If you can't get a copy of Harumi's book, try these delicious Japanese recipes from Food & Wine:



Tournament of Cookbooks


Food52, a website and online community launched about a month ago by Amanda Hesser (ex–New York Times food editor) and Merrill Stubbs, celebrates the "unsung heroes" of the food world: home cooks. There's a growing database of user recipes as well as weekly contests where readers submit recipes; Hesser and Stubbs choose the ones they like best, which they prepare and post on the site as a video or slideshow. Over the course of 52 weeks, the community will vote on its favorites, which will eventually be published in the Food52 cookbook.

Food52 celebrates cookbooks too. Next week Hesser and Stubbs and their writer-friend Charlotte Druckman will launch a new project called the Tournament of Cookbooks, a sort of NCAA championship for 16 of the best cookbooks of 2009. Contenders include everything from Ad Hoc at Home by Thomas Keller to I Loved, I Lost, I Made Spaghetti by Giulia Melucci. Judges are food writers, bloggers, chefs and other pros—including F&W’s own Gail Simmons and Grace Parisi—as well as noted foodies Gwyneth Paltrow and Nora Ephron. “We thought a sports-like tournament would be fun, with two books competing in each round,” says Hesser. “Rather than have the judges tell readers why they do or don't like a cookbook, we want them to articulate what makes one book better than another.”

The 17-day contest begins next Wednesday; the Food52 community can vote on whether they agree with the pronouncements. A party and panel discussion will follow in early November at NYC's Astor Center, where readers can hobnob with authors and judges, and maybe catch a glimpse of the winner's Piglet Trophy.


The Eater Goes National Party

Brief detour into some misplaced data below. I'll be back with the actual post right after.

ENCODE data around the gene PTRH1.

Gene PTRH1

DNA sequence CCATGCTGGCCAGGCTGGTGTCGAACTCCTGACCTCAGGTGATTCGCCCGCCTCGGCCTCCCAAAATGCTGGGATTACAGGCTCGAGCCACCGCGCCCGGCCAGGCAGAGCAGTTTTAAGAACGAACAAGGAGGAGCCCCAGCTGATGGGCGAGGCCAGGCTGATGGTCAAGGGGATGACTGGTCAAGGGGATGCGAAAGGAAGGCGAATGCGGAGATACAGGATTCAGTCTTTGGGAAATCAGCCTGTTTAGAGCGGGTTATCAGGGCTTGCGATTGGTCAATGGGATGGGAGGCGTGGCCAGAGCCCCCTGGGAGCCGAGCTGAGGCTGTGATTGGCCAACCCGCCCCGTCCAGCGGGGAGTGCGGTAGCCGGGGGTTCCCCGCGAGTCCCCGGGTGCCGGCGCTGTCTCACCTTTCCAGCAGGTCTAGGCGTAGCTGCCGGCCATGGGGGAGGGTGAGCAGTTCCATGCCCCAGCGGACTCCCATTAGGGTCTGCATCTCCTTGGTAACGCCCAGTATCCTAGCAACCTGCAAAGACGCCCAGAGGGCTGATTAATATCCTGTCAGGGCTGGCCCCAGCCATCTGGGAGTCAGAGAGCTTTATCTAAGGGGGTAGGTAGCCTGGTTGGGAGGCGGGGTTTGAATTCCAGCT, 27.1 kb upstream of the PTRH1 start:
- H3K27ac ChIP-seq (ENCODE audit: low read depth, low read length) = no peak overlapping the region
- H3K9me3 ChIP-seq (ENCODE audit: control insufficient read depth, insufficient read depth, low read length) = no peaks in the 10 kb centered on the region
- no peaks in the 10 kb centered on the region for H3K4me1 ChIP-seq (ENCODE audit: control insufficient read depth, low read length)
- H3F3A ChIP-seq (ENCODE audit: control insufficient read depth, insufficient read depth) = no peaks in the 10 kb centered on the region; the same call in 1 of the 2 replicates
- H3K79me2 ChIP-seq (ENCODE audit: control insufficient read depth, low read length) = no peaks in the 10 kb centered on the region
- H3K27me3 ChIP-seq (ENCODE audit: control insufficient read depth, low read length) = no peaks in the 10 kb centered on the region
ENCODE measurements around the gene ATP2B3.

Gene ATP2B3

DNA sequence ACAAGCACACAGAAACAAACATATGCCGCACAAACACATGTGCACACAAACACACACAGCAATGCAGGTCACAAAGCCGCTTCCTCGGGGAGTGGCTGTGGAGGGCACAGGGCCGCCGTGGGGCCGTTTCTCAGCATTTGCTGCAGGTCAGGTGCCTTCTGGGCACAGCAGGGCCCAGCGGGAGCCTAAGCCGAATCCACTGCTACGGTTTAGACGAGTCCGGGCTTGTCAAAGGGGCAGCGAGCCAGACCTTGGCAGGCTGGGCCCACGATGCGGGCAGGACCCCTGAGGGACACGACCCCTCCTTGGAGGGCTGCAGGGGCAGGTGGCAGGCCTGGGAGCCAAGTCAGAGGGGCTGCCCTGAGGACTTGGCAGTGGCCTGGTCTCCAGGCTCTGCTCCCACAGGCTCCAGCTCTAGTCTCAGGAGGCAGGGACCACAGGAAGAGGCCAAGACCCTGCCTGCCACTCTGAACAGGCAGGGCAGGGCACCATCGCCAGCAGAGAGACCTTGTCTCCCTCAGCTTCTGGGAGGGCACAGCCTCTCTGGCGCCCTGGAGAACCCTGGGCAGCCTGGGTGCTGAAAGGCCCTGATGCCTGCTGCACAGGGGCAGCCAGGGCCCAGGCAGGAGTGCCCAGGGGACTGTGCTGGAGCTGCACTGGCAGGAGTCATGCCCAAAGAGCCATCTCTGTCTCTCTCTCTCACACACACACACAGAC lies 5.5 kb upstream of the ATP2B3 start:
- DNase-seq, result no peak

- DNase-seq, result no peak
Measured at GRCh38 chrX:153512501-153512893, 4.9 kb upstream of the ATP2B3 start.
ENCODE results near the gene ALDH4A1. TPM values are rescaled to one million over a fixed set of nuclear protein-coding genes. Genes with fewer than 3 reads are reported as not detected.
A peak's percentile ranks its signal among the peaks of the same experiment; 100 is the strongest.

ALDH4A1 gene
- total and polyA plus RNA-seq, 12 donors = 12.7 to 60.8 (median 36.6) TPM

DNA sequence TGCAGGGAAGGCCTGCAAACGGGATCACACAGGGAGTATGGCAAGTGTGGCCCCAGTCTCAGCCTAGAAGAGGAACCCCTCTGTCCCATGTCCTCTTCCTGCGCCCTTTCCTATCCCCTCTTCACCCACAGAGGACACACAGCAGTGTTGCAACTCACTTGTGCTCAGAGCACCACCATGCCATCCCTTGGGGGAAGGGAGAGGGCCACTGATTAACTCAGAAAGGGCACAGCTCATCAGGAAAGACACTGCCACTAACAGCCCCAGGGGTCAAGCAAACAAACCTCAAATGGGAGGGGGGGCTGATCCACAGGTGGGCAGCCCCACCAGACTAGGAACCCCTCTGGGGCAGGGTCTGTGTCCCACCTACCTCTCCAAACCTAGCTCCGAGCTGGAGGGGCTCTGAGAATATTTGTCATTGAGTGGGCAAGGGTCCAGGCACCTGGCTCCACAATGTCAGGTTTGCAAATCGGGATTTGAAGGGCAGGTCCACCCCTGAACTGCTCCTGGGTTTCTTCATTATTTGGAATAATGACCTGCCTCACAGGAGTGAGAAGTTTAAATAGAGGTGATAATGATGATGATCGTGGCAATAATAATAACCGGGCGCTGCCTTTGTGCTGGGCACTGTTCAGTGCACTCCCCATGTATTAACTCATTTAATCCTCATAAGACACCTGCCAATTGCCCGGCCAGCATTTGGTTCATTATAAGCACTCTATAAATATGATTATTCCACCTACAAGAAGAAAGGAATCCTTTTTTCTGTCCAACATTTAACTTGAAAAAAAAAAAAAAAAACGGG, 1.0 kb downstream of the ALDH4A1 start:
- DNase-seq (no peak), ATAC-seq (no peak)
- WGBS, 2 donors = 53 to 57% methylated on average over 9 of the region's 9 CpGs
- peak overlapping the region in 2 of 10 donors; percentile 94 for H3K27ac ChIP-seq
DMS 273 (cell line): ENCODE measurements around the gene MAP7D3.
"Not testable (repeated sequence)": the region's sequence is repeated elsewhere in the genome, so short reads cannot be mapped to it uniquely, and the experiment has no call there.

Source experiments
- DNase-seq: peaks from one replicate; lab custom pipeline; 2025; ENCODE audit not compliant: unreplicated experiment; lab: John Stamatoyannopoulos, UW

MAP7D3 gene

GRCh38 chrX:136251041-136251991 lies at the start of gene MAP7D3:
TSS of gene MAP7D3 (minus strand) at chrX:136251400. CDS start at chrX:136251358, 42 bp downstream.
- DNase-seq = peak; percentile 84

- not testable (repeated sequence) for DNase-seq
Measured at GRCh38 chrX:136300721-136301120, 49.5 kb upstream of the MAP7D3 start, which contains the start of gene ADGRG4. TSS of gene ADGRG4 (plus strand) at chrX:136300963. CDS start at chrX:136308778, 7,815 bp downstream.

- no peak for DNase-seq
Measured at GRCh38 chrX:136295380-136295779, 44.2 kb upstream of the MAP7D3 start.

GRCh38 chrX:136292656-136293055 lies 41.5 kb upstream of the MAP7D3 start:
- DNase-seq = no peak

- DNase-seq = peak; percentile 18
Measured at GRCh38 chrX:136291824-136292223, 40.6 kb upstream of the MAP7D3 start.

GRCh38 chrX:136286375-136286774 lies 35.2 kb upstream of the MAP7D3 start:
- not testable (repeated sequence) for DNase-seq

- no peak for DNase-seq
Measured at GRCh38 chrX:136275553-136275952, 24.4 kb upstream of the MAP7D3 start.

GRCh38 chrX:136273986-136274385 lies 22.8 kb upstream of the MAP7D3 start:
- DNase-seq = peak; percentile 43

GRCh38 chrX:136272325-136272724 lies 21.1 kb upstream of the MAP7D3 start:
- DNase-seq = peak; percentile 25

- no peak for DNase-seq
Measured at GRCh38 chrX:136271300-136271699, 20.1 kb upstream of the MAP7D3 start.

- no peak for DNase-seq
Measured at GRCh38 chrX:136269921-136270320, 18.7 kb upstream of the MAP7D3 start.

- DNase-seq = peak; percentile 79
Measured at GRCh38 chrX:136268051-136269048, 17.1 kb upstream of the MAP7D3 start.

Co-founder Lockhart Steele takes Eater national.

You don’t need me to tell you that Eater, the obsessive restaurant website that knows more about most places than their owners and chefs do, has recently gone national. All my friends read it at least a dozen times daily (“I’ve already checked Eater 17 times today,” said a manager at Daniel Boulud’s DB Bistro Moderne yesterday at lunchtime). Their new website has comprehensive coverage coast to coast, with more, more, more nightlife. How did the Eater crew celebrate? With a secret Eater party at, where else, the third floor of The Spotted Pig. There were Eater founders Ben Leventhal and Lockhart Steele working the room (well, Steele worked the room; Leventhal set up shop on a banquette). There was venture capitalist Fred Wilson and his wife (Gotham Gal) Joanne Wilson. There was chef Jean-Georges Vongerichten, who’d jumped from the Michelin Guide’s party to Spice Market to the Pig with his new friend Momofuku’s David Chang. There was Boulud, about to tell his friend JGV what alias Times critic Sam Sifton is currently using. For further recap of the evening, I’ll look to Eater’s new nightlife editor Scott Solish, who was also, of course, in attendance.

The Dish
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Congratulations to Nicholas Elmi, winner of Top Chef: New Orleans, the 11th season of Bravo's Emmy-Award winning, hit reality series.

Run with chefs and wine experts in the Celebrity Chef 5K and dance all night at Gail Simmons’ Last Bite Dessert Party during the FOOD & WINE Classic in Aspen, June 20-22.